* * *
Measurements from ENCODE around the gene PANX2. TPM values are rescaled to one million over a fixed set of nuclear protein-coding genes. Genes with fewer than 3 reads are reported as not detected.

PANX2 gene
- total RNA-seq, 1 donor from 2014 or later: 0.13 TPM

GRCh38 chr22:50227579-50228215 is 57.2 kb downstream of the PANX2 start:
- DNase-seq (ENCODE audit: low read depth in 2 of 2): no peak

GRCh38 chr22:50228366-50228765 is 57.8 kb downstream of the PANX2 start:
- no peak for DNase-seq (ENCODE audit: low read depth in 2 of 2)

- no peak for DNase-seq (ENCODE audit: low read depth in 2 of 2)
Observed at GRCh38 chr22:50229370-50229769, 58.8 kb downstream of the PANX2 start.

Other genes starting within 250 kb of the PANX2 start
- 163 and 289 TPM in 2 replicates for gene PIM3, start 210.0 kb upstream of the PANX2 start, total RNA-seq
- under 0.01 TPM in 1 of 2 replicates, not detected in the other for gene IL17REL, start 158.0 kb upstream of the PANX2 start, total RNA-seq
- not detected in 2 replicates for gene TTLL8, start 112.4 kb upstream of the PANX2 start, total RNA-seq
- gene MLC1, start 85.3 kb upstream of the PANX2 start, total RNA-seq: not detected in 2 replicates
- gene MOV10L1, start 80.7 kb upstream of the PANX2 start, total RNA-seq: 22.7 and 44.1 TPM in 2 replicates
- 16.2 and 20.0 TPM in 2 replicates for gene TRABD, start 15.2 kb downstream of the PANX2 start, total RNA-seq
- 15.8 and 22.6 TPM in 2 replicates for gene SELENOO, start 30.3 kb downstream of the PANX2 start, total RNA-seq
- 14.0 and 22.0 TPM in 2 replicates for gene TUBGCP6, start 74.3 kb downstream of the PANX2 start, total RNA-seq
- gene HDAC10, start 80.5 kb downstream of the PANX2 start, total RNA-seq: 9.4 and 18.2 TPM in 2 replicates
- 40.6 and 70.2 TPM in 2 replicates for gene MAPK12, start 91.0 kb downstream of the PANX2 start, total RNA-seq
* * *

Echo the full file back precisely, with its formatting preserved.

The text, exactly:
Measurements from ENCODE around the gene PANX2. TPM values are rescaled to one million over a fixed set of nuclear protein-coding genes. Genes with fewer than 3 reads are reported as not detected.

PANX2 gene
- total RNA-seq, 1 donor from 2014 or later: 0.13 TPM

GRCh38 chr22:50227579-50228215 is 57.2 kb downstream of the PANX2 start:
- DNase-seq (ENCODE audit: low read depth in 2 of 2): no peak

GRCh38 chr22:50228366-50228765 is 57.8 kb downstream of the PANX2 start:
- no peak for DNase-seq (ENCODE audit: low read depth in 2 of 2)

- no peak for DNase-seq (ENCODE audit: low read depth in 2 of 2)
Observed at GRCh38 chr22:50229370-50229769, 58.8 kb downstream of the PANX2 start.

Other genes starting within 250 kb of the PANX2 start
- 163 and 289 TPM in 2 replicates for gene PIM3, start 210.0 kb upstream of the PANX2 start, total RNA-seq
- under 0.01 TPM in 1 of 2 replicates, not detected in the other for gene IL17REL, start 158.0 kb upstream of the PANX2 start, total RNA-seq
- not detected in 2 replicates for gene TTLL8, start 112.4 kb upstream of the PANX2 start, total RNA-seq
- gene MLC1, start 85.3 kb upstream of the PANX2 start, total RNA-seq: not detected in 2 replicates
- gene MOV10L1, start 80.7 kb upstream of the PANX2 start, total RNA-seq: 22.7 and 44.1 TPM in 2 replicates
- 16.2 and 20.0 TPM in 2 replicates for gene TRABD, start 15.2 kb downstream of the PANX2 start, total RNA-seq
- 15.8 and 22.6 TPM in 2 replicates for gene SELENOO, start 30.3 kb downstream of the PANX2 start, total RNA-seq
- 14.0 and 22.0 TPM in 2 replicates for gene TUBGCP6, start 74.3 kb downstream of the PANX2 start, total RNA-seq
- gene HDAC10, start 80.5 kb downstream of the PANX2 start, total RNA-seq: 9.4 and 18.2 TPM in 2 replicates
- 40.6 and 70.2 TPM in 2 replicates for gene MAPK12, start 91.0 kb downstream of the PANX2 start, total RNA-seq